New Disclosure Duty


Ideas for implementing the new RESPA-TILA mortgage disclosure rules

By Katie Kuehner-Hebert

Mortgage Rules Resource CenterICBA offers lots of information and resources online on the Consumer Financial Protection Bureau’s new rules on mortgage lending, including the new RESPA-TILA disclosures for consumers. The association’s Mortgage Rules Resource Center, an ICBA Web page, includes summaries of the final rules and links to the rules themselves.

ICBA will continue to update the page, located under the Advocacy section of the association’s website,, as new information and resources become available.

ICBA policy experts are also available to answer questions. Email questions to ICBA’s Ron Haynie (, Elizabeth Eurgubian ( or Ann Grochala (

As if community banks didn’t have enough compliance duties on their punch lists, now comes complicated new mortgage disclosure changes to deal with.

While community banks have until August 2015 to comply with the new Dodd-Frank Act-mandated rules for blending the different mortgage disclosures long required under the Real Estate Settlement Procedures Act and the Truth in Lending Act, a number of critical technical and nontechnical issues should be considered now in order to be adequately prepared, regulatory compliance experts say.

“The irony is that the Consumer Finance Protection Bureau is trying to make it easier for consumers, but then issues thousands of pages for banks to sift through,” points out Stephanie Kalahurka, an attorney at Spencer Fane Britt & Browne LLP in Kansas City, Mo. “For smaller institutions especially, that’s really adding to the regulatory burden.”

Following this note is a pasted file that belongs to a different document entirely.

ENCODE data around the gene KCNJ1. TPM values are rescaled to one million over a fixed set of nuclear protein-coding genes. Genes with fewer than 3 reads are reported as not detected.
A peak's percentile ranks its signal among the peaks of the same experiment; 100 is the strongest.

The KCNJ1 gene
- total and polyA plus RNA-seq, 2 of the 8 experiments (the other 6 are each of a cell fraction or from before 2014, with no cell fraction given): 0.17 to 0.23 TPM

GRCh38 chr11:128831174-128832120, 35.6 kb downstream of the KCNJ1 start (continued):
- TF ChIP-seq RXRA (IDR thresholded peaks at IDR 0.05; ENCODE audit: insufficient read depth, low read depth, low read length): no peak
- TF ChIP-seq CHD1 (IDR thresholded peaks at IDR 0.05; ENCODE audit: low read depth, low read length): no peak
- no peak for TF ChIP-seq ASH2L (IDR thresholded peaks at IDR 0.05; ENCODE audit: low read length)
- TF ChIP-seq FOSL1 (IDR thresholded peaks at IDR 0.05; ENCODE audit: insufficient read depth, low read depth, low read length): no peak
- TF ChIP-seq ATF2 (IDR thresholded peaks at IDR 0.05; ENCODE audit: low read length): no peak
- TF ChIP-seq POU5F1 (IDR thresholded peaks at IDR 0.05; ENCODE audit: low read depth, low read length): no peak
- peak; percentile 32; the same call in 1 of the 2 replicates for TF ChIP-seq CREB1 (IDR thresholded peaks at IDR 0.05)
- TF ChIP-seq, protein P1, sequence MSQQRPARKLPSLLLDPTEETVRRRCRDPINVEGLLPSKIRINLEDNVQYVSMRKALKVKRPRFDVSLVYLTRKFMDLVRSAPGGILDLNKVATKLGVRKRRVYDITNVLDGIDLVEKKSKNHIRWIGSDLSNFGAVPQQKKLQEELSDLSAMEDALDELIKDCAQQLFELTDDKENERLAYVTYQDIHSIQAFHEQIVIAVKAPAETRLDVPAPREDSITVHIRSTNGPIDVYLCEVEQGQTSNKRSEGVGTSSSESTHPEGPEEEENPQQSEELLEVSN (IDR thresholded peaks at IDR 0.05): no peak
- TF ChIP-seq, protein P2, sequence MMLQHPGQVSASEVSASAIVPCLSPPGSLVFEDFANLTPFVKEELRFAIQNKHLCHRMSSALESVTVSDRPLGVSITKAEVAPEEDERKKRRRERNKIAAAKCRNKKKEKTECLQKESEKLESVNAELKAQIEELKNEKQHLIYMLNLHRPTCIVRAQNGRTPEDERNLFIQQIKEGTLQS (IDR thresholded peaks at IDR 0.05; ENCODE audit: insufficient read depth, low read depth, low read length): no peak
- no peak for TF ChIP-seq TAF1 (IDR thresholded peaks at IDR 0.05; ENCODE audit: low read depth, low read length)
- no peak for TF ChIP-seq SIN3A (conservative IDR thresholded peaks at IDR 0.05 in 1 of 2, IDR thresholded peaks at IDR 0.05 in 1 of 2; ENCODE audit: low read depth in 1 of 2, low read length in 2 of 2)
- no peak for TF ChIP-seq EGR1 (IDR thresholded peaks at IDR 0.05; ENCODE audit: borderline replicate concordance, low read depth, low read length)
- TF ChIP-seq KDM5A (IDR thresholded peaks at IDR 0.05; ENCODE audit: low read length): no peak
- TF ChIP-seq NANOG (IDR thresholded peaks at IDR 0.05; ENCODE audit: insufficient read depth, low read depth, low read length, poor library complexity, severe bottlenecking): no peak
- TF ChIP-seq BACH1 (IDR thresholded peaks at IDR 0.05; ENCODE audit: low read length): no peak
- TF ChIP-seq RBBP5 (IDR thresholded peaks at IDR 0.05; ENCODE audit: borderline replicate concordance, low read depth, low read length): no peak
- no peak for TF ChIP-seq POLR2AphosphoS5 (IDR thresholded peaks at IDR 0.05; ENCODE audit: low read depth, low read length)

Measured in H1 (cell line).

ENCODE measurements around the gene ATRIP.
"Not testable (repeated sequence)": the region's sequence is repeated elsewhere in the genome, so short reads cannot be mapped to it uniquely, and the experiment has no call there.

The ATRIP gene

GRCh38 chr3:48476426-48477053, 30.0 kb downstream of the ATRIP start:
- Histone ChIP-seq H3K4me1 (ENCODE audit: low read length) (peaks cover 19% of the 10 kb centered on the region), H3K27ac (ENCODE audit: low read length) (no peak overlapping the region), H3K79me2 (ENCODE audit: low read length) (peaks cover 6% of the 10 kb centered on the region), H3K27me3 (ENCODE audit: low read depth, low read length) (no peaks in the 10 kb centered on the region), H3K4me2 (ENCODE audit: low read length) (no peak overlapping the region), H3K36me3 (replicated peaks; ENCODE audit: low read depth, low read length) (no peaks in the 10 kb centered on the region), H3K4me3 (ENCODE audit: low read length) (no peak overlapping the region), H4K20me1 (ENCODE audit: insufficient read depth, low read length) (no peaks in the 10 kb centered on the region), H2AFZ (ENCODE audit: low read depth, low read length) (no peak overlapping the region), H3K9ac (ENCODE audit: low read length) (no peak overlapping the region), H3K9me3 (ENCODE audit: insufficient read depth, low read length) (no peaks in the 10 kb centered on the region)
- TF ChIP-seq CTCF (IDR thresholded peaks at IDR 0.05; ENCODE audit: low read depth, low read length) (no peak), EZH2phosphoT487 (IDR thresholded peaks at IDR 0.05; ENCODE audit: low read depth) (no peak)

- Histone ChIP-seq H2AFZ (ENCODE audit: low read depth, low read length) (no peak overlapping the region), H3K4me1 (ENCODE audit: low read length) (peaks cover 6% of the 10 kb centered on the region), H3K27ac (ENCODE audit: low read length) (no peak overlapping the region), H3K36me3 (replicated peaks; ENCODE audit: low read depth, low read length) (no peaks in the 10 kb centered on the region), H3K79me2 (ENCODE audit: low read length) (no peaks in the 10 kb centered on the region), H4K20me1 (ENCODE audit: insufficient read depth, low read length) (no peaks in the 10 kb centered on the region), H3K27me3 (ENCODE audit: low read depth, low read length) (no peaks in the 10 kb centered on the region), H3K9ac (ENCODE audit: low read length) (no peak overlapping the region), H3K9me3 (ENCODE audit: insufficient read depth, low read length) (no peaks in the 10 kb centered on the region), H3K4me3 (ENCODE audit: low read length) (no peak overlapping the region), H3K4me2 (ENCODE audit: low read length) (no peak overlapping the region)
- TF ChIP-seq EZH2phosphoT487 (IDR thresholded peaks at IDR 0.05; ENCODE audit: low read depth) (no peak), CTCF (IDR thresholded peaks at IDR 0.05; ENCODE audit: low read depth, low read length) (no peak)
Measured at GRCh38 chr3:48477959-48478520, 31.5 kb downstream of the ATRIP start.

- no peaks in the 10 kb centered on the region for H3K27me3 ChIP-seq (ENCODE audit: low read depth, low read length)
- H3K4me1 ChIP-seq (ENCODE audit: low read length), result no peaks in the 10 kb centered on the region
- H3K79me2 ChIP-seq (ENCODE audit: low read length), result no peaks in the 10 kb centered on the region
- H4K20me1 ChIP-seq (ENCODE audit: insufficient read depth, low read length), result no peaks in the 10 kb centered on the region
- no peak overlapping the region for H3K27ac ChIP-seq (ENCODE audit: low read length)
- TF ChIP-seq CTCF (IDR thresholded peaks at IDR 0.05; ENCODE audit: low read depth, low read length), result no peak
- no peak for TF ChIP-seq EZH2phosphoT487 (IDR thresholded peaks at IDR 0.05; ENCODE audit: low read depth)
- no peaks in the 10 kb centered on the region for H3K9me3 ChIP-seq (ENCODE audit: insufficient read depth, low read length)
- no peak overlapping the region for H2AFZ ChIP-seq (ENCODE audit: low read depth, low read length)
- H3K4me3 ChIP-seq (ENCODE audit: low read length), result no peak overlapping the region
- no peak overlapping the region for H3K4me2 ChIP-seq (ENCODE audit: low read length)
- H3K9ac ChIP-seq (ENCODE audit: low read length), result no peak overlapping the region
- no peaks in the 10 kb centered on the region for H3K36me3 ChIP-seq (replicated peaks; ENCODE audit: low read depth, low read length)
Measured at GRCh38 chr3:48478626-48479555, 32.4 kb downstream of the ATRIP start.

Kalahurka and other compliance experts shared some tips on how community banks can begin to plan to comply with the RESPA-TILA disclosure rules, which includes two new “Know Before You Owe” mortgage disclosure forms for consumers.

When the rule takes effect in 2015, consumers will be given a Loan Estimate form within three business days after they submit a loan application. The three-page Loan Estimate will replace the current Good Faith Estimate. The form provides a summary of loan terms, closing costs, and the ability to compare costs and features of different loans.

The rule creates a new Closing Disclosure form that will need to be given to homebuyers three days before closing on a loan—not at the closing table. The five-page Closing Disclosure form replaces the final Truth in Lending statement and the HUD-1 settlement statement used to itemize fees charged to the borrower.

Gathering information

One particular challenge of the new rule has to do with the timing of producing the forms, Kalahurka says. Once a prospective customer provides six specific pieces of information on a mortgage application—their name, income, Social Security number, address of the property they would like to buy, its estimated value and the type of mortgage loan sought—then under the new rule a mortgage lender will continue to have just three business days to provide a loan estimate form if it wants the customer’s business. However, Kalahurka says, one potential problem is that a bank might not have all the information it needs to actually calculate an accurate loan estimate, such as verification of the customer’s income and his or her credit report from credit bureaus.